# 8.1: Atomic and Molecular Calculations are Expressed in Atomic Units

- Page ID
- 13439

- Demonstrate how solving electron structure problems are less cluttered by switching to atomic units instead of SI units.

Atomic units (au or a.u.) form a system of natural units which is especially convenient for atomic physics calculations. Atomic units, like SI units, have a unit of mass, a unit of length, and so on. However, the use and notation is somewhat different from SI. Suppose a particle with a mass of *m* has 3.4 times the mass of electron. The value of mass \(m\) can be written in three ways:

- \(m=3.4\; m_e\): This is the clearest notation (but least common), where the atomic unit is included explicitly as a symbol.
- \(m=3.4\; a.u.\): This notation is ambiguous, but is common. Here, it means that the mass \(m\) is 3.4 times the atomic unit of mass. If considering a length \(L\) of 3.4 times the atomic unit of length, the equation would look the same, \(L= 3.4 \;a.u.\) The dimension needs to be inferred from context, which is sloppy.
- \(m = 3.4\): This notation is similar to the previous one, and has the same dimensional ambiguity. It comes from formally setting the atomic units to 1 (Table 8.1.1 ).

This article deals with "Hartree type" of atomic units, where the numerical values of the following four fundamental physical constants are all unity by definition:

Dimension | Name | Symbol/Definition | Value in SI units | Value in Atomic Units |
---|---|---|---|---|

mass | electron rest mass | \(m_e\) | 9.109×10^{−31} kg |
1 |

charge | elementary charge | \(e\) | 1.602×10^{−19} C |
1 |

action | reduced Planck's constant | \(\hbar = \dfrac{h}{2\pi}\) | 1.054×10^{−34} J·s |
1 |

electric constant^{−1} |
Coulomb force constant | \(\displaystyle k_e = \frac{1}{4 \pi \epsilon_o}\) | 8.987 x 10^{9} kg·m^{3}·s^{−2}·C^{−2} |
1 |

Use the atomic units definitions in Table 8.1.1 to contrast the Hamiltonian for a Helium atom in Si units and in atomic units.

**Solution**

In SI units, the Hamiltonian for a Helium atom is

\[ \hat {H} = -\dfrac {\hbar ^2}{2m_e} (\nabla ^2_1 + \nabla ^2_2) -\dfrac {2e^2}{4 \pi \epsilon _0 r_1} - \dfrac {2e^2}{4 \pi \epsilon _0 r_2} + \dfrac {e^2}{4 \pi \epsilon _0 r_{12}} \nonumber\]

In atomic units, the same Hamiltonian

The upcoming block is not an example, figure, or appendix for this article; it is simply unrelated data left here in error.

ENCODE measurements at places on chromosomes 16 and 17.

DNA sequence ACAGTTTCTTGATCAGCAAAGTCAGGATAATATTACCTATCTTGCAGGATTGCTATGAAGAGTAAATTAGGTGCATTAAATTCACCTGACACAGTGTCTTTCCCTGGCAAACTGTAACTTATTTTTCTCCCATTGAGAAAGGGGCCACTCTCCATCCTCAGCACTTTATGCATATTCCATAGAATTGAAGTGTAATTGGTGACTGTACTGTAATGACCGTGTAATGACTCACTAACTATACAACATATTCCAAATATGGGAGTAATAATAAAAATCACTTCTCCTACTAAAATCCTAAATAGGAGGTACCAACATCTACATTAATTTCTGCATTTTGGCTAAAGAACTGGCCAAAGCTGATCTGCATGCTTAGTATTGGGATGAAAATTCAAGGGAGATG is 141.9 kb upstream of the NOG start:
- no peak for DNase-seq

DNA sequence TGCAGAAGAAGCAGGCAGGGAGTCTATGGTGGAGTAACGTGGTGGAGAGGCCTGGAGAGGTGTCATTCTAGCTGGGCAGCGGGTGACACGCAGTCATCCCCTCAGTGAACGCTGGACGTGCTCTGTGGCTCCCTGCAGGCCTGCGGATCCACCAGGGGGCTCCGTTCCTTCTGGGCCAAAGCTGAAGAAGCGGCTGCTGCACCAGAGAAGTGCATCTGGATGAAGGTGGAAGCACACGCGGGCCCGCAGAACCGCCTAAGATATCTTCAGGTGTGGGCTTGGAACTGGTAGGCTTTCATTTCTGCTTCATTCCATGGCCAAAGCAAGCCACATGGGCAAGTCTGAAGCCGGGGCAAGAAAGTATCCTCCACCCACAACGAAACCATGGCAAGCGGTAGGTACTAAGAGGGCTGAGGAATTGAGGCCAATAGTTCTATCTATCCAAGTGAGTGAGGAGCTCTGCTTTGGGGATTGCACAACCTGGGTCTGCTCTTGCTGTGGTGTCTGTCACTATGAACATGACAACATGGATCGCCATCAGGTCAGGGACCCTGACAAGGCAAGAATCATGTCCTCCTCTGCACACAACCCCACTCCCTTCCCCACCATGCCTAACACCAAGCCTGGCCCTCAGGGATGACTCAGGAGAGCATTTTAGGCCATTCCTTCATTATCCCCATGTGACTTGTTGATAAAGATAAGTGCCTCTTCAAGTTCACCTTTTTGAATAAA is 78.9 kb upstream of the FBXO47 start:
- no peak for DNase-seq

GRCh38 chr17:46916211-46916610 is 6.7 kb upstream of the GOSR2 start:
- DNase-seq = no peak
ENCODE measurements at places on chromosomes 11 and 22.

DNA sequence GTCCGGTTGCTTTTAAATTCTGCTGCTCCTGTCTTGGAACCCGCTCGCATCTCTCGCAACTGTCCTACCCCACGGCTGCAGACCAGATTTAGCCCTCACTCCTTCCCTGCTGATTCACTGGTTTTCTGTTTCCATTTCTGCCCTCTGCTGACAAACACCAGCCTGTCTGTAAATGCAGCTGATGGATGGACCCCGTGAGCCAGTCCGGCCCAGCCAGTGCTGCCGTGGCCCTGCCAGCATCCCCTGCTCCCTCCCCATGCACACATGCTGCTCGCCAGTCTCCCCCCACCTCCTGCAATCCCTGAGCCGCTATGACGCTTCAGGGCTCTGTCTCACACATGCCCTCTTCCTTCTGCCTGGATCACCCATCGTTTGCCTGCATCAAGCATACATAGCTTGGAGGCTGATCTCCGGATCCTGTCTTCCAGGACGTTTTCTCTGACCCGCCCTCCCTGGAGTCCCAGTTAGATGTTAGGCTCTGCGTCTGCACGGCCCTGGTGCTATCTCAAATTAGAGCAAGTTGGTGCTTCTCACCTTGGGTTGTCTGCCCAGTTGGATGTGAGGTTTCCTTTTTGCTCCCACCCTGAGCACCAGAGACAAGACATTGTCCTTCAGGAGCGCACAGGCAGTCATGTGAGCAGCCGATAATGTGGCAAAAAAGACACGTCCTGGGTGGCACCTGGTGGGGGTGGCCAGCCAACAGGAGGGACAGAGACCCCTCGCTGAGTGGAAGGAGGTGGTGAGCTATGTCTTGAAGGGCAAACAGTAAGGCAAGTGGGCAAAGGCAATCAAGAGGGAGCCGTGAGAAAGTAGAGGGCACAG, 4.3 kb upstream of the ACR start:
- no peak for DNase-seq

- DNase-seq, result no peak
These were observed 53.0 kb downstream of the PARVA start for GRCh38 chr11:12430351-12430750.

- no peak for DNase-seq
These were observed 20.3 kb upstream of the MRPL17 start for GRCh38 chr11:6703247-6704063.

\[ \hat {H} = -\dfrac {1}{2} (\nabla ^2_1 + \nabla ^2_2) - \dfrac {2}{r_1} - \dfrac {2}{r_2} + \dfrac {1}{r_{12}} \nonumber\]

All the units that make the SI version of the Hamiltonian disappear to emphasize the key aspects of the operator.

Atomic units are derived from certain fundamental properties of the physical world, and are free of anthropocentric considerations. It should be kept in mind that atomic units were designed for atomic-scale calculations in the present-day universe, with units normalize the reduced Planck constant and also mass and charge of the electron are set to 1, and, as a result, the speed of light in atomic units is a large value, \(1/\alpha \approx 137\). For example, the orbital velocity of an electron around a small atom is of the order of 1 in atomic units. Table 8.1.2 give a few derived units. Some of them have proper names and symbols assigned, as indicated in the table.

Dimension |
Name |
Symbol |
Expression |
Value in SI units |
Value in more common units |
---|---|---|---|---|---|

length |
bohr | \(a_o\) | \(4\pi \epsilon_0 \hbar^2 / (m_\mathrm{e} e^2) = \hbar / (m_\mathrm{e} c \alpha) \) | 5.291×10^{−11} m |
0.052 nm = 0.529 Å |

energy |
hartree | \(E_h\) | \(m_\mathrm{e} e^4/(4\pi\epsilon_0\hbar)^2 = \alpha^2 m_\mathrm{e} c^2 \) | 4.359×10^{−18} J |
27.2 eV = 627.5 kcal·mol^{−1} |

time |
\(\hbar / E_\mathrm{h}\) | 2.418×10^{−17} s |
|||

velocity |
\( a_0 E_\mathrm{h} / \hbar = \alpha c\) | 2.187×10^{6} m·s^{−1} |

## Contributors and Attributions

- Wikipedia